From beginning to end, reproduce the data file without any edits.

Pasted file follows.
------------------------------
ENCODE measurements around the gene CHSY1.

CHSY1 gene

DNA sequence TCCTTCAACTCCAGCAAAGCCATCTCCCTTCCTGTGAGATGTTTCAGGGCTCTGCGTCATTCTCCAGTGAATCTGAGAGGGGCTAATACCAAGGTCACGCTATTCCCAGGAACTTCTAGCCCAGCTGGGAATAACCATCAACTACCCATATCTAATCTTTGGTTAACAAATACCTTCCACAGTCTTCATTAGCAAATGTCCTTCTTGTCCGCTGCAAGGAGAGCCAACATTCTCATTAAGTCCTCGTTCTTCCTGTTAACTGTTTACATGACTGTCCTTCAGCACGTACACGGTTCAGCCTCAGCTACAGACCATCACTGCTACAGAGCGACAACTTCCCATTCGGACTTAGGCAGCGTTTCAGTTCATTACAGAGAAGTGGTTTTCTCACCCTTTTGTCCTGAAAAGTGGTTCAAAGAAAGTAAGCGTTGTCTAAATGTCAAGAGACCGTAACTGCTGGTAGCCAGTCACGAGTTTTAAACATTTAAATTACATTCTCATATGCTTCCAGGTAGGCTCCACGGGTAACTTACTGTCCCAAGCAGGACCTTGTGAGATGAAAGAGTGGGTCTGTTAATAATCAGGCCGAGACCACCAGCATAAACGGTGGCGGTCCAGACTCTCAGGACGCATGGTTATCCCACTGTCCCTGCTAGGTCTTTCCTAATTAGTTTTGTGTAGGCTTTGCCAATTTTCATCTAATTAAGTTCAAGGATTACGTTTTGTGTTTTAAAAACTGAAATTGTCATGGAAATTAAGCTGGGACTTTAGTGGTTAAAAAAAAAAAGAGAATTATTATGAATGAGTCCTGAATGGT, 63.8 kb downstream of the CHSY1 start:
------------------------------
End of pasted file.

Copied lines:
ENCODE measurements around the gene CHSY1.

CHSY1 gene

DNA sequence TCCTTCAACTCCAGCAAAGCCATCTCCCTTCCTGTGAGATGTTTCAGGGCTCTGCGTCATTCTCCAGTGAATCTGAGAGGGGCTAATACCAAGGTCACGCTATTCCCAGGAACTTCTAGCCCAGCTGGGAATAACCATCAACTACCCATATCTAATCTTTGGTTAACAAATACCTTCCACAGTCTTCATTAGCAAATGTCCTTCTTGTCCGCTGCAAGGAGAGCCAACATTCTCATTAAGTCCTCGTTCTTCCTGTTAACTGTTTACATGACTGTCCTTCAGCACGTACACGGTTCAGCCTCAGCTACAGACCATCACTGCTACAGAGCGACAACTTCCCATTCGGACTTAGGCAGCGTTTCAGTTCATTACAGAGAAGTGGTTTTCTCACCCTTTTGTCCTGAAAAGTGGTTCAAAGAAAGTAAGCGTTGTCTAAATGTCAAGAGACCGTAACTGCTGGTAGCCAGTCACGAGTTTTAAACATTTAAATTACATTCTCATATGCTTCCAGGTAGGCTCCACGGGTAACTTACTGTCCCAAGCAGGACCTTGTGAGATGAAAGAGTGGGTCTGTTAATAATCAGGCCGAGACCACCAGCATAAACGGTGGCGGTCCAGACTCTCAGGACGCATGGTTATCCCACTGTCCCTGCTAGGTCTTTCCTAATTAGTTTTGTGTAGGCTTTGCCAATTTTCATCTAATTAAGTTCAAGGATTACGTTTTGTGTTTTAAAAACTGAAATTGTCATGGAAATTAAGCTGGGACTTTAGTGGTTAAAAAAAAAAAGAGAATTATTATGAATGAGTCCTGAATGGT, 63.8 kb downstream of the CHSY1 start: